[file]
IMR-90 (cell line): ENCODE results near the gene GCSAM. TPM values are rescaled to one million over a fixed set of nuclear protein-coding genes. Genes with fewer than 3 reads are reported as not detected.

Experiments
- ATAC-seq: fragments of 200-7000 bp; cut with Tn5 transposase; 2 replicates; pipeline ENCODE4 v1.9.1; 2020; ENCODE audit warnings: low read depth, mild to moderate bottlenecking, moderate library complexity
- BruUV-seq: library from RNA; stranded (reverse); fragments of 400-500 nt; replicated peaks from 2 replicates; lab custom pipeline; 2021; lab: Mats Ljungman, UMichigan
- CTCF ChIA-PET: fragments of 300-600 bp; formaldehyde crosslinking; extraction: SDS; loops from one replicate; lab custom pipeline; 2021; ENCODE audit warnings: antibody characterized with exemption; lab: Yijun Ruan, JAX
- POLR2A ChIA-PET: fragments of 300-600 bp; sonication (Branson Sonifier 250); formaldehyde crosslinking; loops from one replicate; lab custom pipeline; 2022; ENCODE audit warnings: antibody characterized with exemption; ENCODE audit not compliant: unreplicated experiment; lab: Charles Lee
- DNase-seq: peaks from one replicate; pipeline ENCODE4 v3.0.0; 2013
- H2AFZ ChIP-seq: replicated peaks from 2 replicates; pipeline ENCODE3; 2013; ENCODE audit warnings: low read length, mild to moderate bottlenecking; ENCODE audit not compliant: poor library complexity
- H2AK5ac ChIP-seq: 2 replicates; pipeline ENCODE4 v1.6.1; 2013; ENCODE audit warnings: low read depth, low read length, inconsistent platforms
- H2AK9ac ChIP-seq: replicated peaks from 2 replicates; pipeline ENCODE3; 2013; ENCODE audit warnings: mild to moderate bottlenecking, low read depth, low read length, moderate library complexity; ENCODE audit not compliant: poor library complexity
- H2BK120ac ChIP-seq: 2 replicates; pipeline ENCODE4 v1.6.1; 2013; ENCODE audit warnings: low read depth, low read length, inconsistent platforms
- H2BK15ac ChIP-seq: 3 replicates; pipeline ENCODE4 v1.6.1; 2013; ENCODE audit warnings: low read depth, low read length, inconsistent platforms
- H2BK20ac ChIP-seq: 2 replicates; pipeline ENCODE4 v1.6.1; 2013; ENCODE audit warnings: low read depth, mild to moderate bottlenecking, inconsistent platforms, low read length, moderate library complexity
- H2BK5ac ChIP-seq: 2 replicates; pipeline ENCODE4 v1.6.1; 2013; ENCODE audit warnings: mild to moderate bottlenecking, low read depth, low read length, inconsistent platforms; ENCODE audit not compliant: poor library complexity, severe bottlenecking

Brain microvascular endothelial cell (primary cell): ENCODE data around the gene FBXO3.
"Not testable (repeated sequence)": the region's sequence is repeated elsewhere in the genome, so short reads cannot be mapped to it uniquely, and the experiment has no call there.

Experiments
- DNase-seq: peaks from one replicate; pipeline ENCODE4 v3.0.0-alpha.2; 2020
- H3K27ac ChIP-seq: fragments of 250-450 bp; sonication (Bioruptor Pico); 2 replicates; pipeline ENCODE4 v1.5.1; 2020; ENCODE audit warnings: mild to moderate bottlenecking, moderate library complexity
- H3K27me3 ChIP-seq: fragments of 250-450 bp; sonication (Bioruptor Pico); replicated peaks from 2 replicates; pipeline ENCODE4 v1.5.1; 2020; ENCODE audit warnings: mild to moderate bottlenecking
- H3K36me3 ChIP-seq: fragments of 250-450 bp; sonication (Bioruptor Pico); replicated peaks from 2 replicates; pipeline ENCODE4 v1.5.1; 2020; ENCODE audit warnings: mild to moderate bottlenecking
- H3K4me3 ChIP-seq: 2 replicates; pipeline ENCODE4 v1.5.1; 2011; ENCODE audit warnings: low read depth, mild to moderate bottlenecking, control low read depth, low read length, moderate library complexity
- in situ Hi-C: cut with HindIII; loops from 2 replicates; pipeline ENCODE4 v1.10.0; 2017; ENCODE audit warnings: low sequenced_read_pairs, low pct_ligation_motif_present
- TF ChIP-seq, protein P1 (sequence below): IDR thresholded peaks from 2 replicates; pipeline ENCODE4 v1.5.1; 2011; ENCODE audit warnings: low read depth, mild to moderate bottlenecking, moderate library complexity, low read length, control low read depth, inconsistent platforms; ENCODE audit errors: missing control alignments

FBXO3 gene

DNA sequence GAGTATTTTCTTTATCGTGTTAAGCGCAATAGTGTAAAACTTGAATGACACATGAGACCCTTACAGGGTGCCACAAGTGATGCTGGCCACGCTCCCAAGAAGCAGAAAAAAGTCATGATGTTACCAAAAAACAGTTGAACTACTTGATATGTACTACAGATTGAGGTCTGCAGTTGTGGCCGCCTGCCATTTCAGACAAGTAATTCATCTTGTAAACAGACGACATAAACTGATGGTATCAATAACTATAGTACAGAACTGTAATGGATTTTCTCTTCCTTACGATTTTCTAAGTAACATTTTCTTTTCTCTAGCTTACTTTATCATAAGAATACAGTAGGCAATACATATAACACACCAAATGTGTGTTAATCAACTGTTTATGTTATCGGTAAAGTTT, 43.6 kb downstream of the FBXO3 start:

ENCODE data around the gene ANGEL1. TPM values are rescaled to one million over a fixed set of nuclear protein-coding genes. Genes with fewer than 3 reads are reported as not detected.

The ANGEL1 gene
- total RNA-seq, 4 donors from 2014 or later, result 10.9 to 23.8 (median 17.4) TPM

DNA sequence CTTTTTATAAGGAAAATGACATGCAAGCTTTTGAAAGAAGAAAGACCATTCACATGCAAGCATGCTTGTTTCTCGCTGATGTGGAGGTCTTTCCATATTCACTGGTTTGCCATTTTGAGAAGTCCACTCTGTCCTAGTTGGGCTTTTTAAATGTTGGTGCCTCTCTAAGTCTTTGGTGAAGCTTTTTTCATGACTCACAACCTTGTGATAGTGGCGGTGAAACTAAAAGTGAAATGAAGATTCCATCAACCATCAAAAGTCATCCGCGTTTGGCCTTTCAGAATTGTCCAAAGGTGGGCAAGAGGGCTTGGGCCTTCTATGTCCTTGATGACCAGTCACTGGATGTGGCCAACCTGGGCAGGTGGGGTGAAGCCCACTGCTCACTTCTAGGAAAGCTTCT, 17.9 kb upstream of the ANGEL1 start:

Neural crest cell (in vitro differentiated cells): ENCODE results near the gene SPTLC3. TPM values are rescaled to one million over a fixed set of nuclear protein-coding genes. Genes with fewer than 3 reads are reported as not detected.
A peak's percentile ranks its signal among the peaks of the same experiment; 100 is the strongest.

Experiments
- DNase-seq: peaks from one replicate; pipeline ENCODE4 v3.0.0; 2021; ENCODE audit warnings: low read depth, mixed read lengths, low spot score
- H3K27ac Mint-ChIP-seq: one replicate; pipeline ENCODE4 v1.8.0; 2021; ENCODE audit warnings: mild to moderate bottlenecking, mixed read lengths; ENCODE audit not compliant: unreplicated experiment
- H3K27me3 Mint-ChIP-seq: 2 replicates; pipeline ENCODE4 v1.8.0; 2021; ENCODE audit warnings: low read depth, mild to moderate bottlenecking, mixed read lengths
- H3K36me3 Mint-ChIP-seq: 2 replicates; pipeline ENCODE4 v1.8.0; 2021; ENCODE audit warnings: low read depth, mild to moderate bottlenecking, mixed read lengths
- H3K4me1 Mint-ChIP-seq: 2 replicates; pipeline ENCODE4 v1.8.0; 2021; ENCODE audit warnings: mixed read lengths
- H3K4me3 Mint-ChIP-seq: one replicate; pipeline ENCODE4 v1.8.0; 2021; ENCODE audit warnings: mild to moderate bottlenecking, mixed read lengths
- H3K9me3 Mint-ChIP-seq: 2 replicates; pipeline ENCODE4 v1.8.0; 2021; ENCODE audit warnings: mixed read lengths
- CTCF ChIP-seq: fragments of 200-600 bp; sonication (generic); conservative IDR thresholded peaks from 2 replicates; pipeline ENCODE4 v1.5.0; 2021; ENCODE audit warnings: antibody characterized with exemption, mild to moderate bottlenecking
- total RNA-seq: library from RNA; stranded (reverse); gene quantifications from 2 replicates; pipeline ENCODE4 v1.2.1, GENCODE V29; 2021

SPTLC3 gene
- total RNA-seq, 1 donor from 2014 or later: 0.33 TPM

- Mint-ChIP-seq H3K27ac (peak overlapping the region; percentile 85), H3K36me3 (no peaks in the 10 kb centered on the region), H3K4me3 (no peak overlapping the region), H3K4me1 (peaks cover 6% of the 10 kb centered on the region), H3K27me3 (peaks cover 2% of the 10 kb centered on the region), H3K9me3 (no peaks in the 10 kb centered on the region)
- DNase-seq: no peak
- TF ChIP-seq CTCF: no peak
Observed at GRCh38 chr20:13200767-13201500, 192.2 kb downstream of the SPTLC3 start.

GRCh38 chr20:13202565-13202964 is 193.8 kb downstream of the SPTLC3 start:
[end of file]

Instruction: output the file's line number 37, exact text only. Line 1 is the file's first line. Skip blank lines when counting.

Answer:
- H3K36me3 Mint-ChIP-seq: 2 replicates; pipeline ENCODE4 v1.8.0; 2021; ENCODE audit warnings: low read depth, mild to moderate bottlenecking, mixed read lengths